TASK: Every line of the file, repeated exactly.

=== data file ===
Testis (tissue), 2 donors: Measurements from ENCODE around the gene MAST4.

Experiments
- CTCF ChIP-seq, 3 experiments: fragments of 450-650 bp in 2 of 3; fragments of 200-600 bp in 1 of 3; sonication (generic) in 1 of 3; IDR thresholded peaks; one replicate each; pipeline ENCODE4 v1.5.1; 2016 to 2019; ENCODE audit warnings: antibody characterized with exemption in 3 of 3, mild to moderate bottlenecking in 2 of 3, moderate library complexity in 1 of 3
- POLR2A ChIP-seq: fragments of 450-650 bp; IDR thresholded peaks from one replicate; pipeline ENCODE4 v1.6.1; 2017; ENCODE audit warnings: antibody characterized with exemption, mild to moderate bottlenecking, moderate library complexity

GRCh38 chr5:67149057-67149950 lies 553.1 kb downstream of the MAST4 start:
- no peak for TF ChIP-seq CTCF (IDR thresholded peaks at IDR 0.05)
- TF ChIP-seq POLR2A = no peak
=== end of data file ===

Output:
Testis (tissue), 2 donors: Measurements from ENCODE around the gene MAST4.

Experiments
- CTCF ChIP-seq, 3 experiments: fragments of 450-650 bp in 2 of 3; fragments of 200-600 bp in 1 of 3; sonication (generic) in 1 of 3; IDR thresholded peaks; one replicate each; pipeline ENCODE4 v1.5.1; 2016 to 2019; ENCODE audit warnings: antibody characterized with exemption in 3 of 3, mild to moderate bottlenecking in 2 of 3, moderate library complexity in 1 of 3
- POLR2A ChIP-seq: fragments of 450-650 bp; IDR thresholded peaks from one replicate; pipeline ENCODE4 v1.6.1; 2017; ENCODE audit warnings: antibody characterized with exemption, mild to moderate bottlenecking, moderate library complexity

GRCh38 chr5:67149057-67149950 lies 553.1 kb downstream of the MAST4 start:
- no peak for TF ChIP-seq CTCF (IDR thresholded peaks at IDR 0.05)
- TF ChIP-seq POLR2A = no peak